Understanding Medicare MDS 3.0 for the Rehabilitation Professional 2nd edition , Course Objectives
- Learn the most current and accurate documentation procedures to support skilled therapy services.
- Improve your skills in MDS completion.
- Understand the basic concepts and ethics of long-term care administration, such as supervising assistive personnel, restraints, and resident privacy.
- Maximize treatment and rehabilitation services rendered to the skilled nursing home resident using the most specific RUG IV group.
- Utilize the most specific ICD-9 and ICD-10 diagnosis code to maximize Medicare reimbursement and support medical necessity.
On October 1, 2015 the ICD-9 code sets used to report medical diagnoses and inpatient procedures will be replaced by ICD-10 code sets. The transition to ICD-10 is required for everyone covered by the Health Insurance Portability Accountability Act (HIPAA). Also, the Middle Class Tax Relief and Jobs Creation Act of 2012 (MCTRJCA; Section 3005(g)) published at http://www.gpo.gov/fdsys/pkg/CRPT-112hrpt399/pdf/CRPT-112hrpt399.pdf states that “The Secretary of Health and Human Services shall implement, beginning on January 1, 2013, a claims-based data collection strategy that is designed to assist in reforming the Medicare payment system for outpatient therapy services subject to the limitations of section 1833(g) of the Social Security Act (42 U.S.C. 1395l(g)). Such strategy shall be designed to provide for the collection of data on resident function during the course of therapy services in order to better understand resident condition and outcomes.”
This reporting and collection system requires claims for therapy services to include non-payable G-codes and related modifiers. These non-payable G-codes and severity/complexity modifiers provide information about the beneficiary’s functional status at the outset of the therapy episode of care, at specified points during treatment, and at the time of discharge. These G-codes and related modifiers are required on specified claims for outpatient therapy services–not just those over the therapy caps.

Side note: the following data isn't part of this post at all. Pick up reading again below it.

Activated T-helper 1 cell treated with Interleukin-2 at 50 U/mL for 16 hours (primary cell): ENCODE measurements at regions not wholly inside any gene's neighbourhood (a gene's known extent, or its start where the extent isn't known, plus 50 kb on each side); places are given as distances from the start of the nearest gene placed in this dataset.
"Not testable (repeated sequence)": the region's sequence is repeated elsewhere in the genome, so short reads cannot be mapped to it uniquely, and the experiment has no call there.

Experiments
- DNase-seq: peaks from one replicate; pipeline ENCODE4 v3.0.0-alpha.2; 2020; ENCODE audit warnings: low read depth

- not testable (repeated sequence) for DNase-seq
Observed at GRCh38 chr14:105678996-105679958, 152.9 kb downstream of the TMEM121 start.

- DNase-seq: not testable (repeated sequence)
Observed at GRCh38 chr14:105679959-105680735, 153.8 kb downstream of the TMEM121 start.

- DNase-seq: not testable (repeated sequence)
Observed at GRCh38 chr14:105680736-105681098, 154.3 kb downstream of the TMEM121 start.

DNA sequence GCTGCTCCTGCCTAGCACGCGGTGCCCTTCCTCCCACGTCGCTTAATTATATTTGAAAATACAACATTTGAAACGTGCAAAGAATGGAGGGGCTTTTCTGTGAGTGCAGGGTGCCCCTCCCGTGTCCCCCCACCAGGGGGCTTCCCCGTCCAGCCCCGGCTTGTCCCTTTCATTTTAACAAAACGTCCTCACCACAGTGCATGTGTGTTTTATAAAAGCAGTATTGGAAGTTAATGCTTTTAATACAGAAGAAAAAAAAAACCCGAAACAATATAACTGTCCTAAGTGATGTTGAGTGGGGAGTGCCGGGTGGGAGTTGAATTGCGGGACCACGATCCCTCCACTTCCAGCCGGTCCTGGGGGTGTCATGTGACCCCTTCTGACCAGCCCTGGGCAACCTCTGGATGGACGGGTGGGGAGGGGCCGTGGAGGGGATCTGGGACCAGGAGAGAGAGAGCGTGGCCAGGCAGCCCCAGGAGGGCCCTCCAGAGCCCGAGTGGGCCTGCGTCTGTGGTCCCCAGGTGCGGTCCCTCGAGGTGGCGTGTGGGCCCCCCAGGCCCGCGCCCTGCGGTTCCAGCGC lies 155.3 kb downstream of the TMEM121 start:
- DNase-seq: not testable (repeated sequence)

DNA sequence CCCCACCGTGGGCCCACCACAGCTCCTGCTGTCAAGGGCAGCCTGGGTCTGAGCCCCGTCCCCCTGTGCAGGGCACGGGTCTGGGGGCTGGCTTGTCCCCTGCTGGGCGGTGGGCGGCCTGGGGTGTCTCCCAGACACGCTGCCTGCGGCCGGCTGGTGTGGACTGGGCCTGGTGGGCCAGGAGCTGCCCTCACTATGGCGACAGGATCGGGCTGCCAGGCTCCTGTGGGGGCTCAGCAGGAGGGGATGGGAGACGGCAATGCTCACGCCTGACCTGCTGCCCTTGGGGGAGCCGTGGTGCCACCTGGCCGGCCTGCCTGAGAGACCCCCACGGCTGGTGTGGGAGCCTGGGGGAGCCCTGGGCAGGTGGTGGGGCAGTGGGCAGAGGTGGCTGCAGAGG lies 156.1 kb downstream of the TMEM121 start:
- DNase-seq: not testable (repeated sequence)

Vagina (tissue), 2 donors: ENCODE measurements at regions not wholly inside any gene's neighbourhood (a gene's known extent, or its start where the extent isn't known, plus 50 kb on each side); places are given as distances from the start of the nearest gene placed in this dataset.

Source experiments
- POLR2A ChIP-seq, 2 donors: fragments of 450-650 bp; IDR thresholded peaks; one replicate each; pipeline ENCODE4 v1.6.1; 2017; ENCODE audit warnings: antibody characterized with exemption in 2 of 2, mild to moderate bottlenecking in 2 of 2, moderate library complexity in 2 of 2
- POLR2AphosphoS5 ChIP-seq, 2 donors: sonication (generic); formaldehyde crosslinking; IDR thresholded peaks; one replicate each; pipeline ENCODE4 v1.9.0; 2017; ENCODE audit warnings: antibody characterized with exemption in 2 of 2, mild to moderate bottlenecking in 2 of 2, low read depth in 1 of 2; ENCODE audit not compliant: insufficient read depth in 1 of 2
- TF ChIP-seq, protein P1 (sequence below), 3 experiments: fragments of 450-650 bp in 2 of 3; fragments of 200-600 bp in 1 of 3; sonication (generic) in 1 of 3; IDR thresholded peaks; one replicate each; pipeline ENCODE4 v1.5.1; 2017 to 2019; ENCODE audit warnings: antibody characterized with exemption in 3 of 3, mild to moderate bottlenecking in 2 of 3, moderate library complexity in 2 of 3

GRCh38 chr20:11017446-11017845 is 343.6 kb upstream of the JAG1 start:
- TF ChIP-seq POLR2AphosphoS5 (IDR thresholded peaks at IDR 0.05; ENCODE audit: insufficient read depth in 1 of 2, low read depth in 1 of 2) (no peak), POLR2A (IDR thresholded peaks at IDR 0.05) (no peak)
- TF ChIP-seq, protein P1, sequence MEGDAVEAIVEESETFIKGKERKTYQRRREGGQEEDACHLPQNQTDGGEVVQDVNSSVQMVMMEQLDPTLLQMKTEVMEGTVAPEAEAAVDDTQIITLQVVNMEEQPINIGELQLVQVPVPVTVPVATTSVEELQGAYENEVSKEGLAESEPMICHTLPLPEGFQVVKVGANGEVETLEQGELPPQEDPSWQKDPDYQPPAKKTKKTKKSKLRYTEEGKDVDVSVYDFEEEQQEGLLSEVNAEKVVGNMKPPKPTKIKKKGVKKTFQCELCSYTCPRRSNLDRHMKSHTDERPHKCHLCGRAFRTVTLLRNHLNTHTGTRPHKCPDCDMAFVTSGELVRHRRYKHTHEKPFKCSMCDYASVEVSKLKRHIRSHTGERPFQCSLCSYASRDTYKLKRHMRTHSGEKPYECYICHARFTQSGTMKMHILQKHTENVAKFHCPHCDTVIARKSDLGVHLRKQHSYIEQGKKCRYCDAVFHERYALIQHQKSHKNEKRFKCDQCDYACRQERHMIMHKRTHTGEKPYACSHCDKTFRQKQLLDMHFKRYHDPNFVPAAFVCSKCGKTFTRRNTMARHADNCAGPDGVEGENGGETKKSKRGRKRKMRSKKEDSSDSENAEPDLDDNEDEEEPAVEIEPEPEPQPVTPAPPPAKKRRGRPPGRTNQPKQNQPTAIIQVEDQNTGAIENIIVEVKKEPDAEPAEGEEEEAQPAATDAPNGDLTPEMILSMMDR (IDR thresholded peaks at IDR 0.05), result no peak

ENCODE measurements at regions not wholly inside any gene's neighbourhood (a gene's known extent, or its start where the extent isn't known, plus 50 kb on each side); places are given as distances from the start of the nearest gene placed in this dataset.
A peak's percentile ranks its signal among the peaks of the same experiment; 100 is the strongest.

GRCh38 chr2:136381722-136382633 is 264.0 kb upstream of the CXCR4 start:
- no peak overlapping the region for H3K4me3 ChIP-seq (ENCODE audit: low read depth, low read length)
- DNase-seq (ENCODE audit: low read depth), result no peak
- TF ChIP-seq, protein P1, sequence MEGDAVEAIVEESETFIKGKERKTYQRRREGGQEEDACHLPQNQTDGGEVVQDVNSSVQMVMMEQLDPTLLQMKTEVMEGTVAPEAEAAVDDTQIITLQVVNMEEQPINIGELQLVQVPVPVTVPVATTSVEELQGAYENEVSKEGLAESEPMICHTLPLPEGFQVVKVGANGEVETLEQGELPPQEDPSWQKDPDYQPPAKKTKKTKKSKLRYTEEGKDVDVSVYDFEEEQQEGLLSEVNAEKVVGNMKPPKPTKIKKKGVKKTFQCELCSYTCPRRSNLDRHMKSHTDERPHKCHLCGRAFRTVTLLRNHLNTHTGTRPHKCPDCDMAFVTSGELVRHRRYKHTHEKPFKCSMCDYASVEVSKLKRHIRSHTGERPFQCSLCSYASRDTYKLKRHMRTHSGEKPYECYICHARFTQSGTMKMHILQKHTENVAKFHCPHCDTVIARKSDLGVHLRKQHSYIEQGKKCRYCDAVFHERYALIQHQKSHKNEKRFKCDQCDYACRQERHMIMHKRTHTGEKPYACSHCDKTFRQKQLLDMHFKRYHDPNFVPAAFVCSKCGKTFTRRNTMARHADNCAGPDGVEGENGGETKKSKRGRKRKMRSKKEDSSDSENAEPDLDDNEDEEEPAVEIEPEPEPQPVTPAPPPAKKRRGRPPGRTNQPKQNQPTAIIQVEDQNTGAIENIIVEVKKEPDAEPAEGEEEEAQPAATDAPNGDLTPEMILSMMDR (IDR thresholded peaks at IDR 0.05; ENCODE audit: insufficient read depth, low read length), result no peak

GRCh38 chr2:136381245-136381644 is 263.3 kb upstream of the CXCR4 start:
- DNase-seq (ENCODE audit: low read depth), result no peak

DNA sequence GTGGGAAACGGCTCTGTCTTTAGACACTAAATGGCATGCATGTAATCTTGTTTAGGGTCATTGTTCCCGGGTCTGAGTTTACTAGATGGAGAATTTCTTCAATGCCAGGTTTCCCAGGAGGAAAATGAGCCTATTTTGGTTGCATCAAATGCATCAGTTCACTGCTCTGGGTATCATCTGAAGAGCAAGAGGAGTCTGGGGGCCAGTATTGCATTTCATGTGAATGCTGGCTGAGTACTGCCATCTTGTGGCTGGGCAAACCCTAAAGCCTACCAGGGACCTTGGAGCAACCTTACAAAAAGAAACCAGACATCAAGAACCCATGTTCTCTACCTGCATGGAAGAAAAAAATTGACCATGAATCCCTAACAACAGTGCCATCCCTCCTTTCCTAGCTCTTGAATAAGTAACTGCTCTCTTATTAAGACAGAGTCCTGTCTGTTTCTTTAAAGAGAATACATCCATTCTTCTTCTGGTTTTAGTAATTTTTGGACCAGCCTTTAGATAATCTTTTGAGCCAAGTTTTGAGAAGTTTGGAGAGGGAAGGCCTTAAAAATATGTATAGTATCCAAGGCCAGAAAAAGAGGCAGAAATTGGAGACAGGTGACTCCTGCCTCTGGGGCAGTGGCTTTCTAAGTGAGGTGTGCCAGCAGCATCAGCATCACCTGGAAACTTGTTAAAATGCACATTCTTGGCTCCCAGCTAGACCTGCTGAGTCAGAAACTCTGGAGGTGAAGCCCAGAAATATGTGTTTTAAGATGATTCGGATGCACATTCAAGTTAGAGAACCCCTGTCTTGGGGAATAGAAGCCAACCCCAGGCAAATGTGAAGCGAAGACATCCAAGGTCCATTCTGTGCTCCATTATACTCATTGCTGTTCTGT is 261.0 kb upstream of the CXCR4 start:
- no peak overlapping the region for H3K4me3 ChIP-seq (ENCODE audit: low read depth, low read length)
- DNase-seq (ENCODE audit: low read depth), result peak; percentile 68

This book can help occupational therapists, physical therapists, and speech therapists understand Medicare standards for subacute care programs that aim to be compliant with Medicare MDS 3.0 standards and state regulations. Documenting and billing strategies are also discussed in this book.
This book has been updated to discuss the new MDS assessment schedule, distinct days of therapy, co-treatment, the allocation of group therapy minutes, the revised student supervision provisions, the EOT (End of Therapy) OMRA (Other Medicare Required Assessment) and new resumption items, and the new PPS assessment-COT (Change of Therapy) OMRA.
Appropriate billing and documentation should be present in the medical record. Medicare is increasingly reviewing therapy claims to ensure that the therapy provided did require the skills of a therapist. This book discusses establishing medical necessity, refusing to care for a resident, restraints, safety, creating incident reports, supervising assistive personnel, and resident privacy.
Coding and billing for subacute and long-term care settings are also covered in this book, along with denial and appeal management, regulatory guidelines for insurers, and improving cash flow with denial management strategies. Proper coding and documentation ensures that facilities will keep their money upon a post-payment medical record audit.
The information provided here in no way represents a guarantee of payment. Benefits for all claims will be based on the resident’s eligibility, provisions of the law, and regulations and instructions from the Centers for Medicare & Medicaid Services (CMS). It is the responsibility of each provider or practitioner submitting claims to become familiar with Medicare coverage and its requirements.
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